Now that I’m (mostly) a grown-up, I’ve scored a perfect day job as a school librarian/media specialist. Over the past several months, I’ve worked with my colleagues to craft awesome summer reading lists for our students. We’ve reviewed dozens and dozens of titles, hoping to create lists that our kids would love. Quite simply, in a world where the kids are so bombarded with screen time distractions, we want kids to develop a joy of reading… our dream is to create lifelong readers. (Like me!)
Over the past few rainy days, I decided to compile my own personal summer reading lists. I’ve been jotting down names of books for months, as I’ve wandered bookstores and listened to NPR stories and noted recommendations from friends and family. It’s a wildly eclectic mix… my tastes have always been all over the place.
My reading lists are divided into three categories. My own “grown-up” reads, my cookbook/foodies titles, and those books from the summer reading lists for our kids I haven’t yet read and would like to. Thought you might enjoy taking a peek at what’s in my piles!
Here we go:
Beautiful Ruins by Jess Walter – I actually bought this book in an airport last summer, and then left my copy on the plane after just a few chapters. I’ve been meaning to replace it ever since.
The Book of Unknown Americans by Cristina Henriquez – I picked this up from a display of recommended books at Politics and Prose. A seemingly fascinating take on the immigrant experience, it was The Daily Beast’s 2014 Novel of the year.
The Boy Kings of Texas: A Memoir by Domingo Martinez – Heard a captivating exerpt on NPR’s This American Life. Must read.
The Curious Charms of Arthur Pepper by Phaedra Patrick – Widower finds the charm bracelet of his late wife, and sets off on an adventure to discover it’s history. Reviewers call it: “eccentric, charming, and wise.” Sounds like my kind of read.
Journey to Munich by Jacqueline Winspear – Still haven’t had a chance to catch up on the latest Maisie Dobbs – my favorite British girl detective of the 1930s. Can’t wait! (P.S. If I ever get a dog, I’m naming her Maisie Dobbs)
The Lake House: A Novel by Kate Morton – I’ve been captivated by every other Kate Morton title. Reviewers call this one “a rich and almost magical good old-fashioned tale.”
The Mystical Backpacker by Hannah Papp – I’ve always been fascinated by stories of people taking off to explore the world without a plan… I could never do it, but I love to read about such adventures.
Smarter Faster Better by Charles Duhigg – Apparently Duhigg has found eight key concepts that explain why some people and companies are able to get so much done. I need that. I haven’t gotten much done on my to-do list this weekend.
Tattoos on the Heart: The Power of Boundless Compassion by Gregory Boyle – For twenty years, Boyle has run Homeboy Industries, a gang-intervention program located in the Boyle Heights neighborhood of Los Angeles, the gang capital of the world. In Tattoos on the Heart,he distills his experience working in the ghetto into a series of parables inspired by faith.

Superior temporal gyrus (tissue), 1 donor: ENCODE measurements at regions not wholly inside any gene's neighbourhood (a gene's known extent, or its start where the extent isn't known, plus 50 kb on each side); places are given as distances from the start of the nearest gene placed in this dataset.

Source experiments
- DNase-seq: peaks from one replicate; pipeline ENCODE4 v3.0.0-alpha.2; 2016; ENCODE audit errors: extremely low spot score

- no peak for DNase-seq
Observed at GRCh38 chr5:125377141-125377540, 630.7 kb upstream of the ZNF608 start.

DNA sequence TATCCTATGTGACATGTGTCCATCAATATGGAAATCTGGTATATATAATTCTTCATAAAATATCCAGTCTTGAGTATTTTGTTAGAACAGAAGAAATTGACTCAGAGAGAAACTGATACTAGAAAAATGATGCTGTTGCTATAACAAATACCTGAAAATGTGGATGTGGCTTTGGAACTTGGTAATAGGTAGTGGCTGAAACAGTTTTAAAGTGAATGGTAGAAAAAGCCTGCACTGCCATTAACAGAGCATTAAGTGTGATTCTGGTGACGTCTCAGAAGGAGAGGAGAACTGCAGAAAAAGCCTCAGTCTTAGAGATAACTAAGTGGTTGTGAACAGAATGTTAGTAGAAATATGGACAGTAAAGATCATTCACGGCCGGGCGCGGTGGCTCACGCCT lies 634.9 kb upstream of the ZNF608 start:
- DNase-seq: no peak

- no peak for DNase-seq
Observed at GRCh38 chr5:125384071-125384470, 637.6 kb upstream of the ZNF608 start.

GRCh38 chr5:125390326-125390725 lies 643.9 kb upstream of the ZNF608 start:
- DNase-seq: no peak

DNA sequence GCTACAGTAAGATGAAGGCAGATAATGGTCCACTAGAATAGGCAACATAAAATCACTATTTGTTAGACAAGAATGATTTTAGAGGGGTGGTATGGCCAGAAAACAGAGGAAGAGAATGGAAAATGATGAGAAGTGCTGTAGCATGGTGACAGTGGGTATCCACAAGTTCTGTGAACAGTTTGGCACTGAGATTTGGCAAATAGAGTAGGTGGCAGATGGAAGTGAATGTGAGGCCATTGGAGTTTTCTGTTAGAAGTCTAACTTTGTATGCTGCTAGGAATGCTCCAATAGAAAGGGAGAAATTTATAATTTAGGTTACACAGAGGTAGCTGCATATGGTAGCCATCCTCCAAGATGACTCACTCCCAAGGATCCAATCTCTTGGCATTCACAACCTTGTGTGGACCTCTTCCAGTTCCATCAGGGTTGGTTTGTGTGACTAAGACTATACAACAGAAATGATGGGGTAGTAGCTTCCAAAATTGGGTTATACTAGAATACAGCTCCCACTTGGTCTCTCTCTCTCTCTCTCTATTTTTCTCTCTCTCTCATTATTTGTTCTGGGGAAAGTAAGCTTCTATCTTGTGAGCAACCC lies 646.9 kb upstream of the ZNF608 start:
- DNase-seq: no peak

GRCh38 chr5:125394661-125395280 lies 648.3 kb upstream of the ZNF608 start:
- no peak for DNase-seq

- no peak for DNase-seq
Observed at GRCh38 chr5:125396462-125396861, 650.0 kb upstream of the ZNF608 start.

Think Like a Freak by Steven D. Levitt and Stephen J. Dubner – My youngest is planning to study economics at college next year. I’m trying to learn a little something from the Freakonomics guys so I can sound smart when he comes home. (I dropped Microeconomics 101 in college. Twice. Then moved over to the Journalism department.)
The Storied Life of A.J. Finkry by Gabrielle Zevin – When I read one reviewer say: “This novel has humor, romance, a touch of suspense, but most of all love–love of books and bookish people…” I added it to my list.
The Revised Fundamentals of Caregiving by Jonathan Evison – I found this recommendation on one of my iPhone notes. Does anyone remember who recommended it to me?! It sounds amazing… and apparently Paul Rudd and Selena Gomez are starring in the movie.
The Turner House by Angela Flournoy – I loved the New York Times reviewer who said:”Flournoy recounts the history of Detroit with more sensitivity than any textbook could.” I spent my childhood in the Detroit area, haven’t lived there in decades… but am intrigued.
Cookbooks and Books About Food:
A Bird in the Hand: Chicken recipes for Every Day and Every Mood by Diana Henry – This has been on my bedside table since Food52’s Piglet this year. I’ve drooled over the photos, but need to dive in for a serious read (and cooking binge!)
The Farmette Cookbook by Imen McDonnell – I read about this charming book on My Name is Yeh, who deemed it a 10/10. I too am captivated by Imen’s story… and would love to have a few new Irish recipes to try.
Food with Friends: The Art of Simple Gatherings by Leela Cyd – The whole point of my cooking is to share it with friends, and I do like to keep things simple. Reviewers rave that: “Leela is a genius at the most essential things: food, fun, and friendship.”